Opposition Leader, Arnhim Eustace. (IWN File Photo)

Leader of the Opposition, Arnhim Eustace has criticised the Dr. Ralph Gonsalves government over its “silence” regarding the merger of Fyffes and Chiquita, two giants in the banana industry internationally.

“Their silence is indicative of their failure in agriculture across every sector, and they have failed the banana industry most dismally,” he said in a statement on Tuesday.

Chiquita Brands International (CQB) and Irish fruit seller Fyffes agreed on March 10 to a US$1.07 billion merger, creating the world’s largest banana company.

The government of St. Vincent and the Grenadines (SVG) is not known to have commented on the development, which came as CARICOM leaders met for their inter-sessional summit at Buccament Bay.

Speaking on his weekly radio programme on Monday, Eustace asked about how the government will respond to the development.

He noted that SVG is part of a joint venture with Fyffes and said the merger creates excellent opportunities.

“We must use our best efforts to ensure that we get back on the ground in early time in terms of our production of high quality bananas,” said Eustace, a former prime minister and minister of finance, who is also a banana farmer.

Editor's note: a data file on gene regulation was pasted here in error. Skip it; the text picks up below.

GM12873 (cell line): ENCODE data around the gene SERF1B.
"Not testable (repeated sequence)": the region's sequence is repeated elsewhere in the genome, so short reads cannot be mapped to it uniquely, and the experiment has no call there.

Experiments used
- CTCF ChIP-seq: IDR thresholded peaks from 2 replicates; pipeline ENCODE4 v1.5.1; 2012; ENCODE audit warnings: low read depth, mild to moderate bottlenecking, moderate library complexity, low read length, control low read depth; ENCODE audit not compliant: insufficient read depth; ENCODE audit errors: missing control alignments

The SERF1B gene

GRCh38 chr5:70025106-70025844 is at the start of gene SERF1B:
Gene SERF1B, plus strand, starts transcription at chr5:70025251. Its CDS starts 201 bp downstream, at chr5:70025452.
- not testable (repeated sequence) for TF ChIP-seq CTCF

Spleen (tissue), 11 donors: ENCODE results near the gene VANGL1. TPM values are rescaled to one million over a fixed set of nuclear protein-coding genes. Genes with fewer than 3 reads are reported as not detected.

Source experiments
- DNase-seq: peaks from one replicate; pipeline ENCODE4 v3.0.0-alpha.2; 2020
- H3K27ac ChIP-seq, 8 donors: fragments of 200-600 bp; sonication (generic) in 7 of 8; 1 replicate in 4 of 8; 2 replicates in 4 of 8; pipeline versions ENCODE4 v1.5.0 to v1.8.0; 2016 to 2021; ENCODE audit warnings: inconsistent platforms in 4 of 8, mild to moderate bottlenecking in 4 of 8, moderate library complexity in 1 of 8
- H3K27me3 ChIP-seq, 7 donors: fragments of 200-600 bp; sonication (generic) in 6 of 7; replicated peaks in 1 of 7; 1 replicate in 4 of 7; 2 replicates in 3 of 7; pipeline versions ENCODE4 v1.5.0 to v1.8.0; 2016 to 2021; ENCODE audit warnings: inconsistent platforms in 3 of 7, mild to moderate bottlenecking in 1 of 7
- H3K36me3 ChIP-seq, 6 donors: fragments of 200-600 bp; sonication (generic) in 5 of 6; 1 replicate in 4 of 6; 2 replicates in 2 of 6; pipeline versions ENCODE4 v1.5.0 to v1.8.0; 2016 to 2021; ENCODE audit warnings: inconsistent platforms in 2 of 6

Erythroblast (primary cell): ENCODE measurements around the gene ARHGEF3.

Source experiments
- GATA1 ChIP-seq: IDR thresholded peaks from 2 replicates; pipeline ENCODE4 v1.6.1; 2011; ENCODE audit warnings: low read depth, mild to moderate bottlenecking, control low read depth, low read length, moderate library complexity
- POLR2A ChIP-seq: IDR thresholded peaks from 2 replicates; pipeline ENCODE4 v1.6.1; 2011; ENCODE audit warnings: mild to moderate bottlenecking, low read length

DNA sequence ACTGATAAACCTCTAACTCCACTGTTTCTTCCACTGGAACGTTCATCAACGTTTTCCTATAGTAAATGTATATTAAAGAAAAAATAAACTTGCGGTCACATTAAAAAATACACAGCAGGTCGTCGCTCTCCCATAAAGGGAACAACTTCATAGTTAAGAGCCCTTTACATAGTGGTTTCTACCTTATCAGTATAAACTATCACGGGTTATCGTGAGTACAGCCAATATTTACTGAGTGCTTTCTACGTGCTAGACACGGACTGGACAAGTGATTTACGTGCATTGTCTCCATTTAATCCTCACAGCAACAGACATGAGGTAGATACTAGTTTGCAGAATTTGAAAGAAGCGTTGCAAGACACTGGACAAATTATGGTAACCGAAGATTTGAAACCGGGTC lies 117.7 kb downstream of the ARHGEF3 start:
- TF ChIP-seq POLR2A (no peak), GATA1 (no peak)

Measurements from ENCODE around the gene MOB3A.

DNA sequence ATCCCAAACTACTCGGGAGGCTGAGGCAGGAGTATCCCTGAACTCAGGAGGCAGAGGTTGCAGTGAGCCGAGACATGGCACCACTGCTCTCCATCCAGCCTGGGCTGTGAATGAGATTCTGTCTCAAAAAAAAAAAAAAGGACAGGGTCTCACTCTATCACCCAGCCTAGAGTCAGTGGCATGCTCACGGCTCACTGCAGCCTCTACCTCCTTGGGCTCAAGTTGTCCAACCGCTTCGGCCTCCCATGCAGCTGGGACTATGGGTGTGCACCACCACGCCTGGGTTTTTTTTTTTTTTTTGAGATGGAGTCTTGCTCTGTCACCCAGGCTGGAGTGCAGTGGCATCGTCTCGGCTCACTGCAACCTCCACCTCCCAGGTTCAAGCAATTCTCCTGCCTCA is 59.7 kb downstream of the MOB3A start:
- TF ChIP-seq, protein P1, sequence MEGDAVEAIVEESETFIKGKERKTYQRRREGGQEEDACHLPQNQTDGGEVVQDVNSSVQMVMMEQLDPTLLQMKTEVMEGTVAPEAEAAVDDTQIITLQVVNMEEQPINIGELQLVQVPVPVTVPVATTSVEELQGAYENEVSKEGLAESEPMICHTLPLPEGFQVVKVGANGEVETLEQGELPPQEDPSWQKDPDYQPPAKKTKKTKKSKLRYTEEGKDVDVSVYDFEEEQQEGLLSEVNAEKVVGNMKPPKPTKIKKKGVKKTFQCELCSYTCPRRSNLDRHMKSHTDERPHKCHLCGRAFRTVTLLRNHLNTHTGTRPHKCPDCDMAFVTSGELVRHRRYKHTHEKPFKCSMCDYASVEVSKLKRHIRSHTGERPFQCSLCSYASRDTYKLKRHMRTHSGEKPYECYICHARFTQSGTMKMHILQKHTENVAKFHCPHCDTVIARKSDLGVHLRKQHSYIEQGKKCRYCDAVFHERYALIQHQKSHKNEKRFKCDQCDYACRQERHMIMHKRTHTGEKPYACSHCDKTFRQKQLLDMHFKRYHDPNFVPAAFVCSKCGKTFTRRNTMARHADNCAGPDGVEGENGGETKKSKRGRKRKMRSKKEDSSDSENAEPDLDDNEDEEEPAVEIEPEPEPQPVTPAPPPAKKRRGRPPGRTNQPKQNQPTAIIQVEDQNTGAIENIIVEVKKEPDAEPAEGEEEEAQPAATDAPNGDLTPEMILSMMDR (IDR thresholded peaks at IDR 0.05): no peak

“We can’t ignore it. We can’t let things just drift as the government has been doing here in St. Vincent and the Grenadines with bananas,” Eustace further said and called the Gonsalves government as well as the administrations in St. Lucia and Dominica to take action.

St. Lucia’s Prime Minister, Dr. Kenny Anthony told reporters at the CARICOM summit in SVG that he was a bit “surprised” at the merger.

But Anthony said that while regional banana producers would not forget the role played by the Chiquita in the erosion of the preferential treatment for Caribbean bananas on the European market, the new deal also opens new possibilities for Caribbean bananas.

One reply on “Eustace criticises gov’t silence on Fyffes-Chiquita merger”

  1. Urlan Alexander says:

    After ‘killing’ the death of the banana industry what can the ‘murderers’ say to make any sense?

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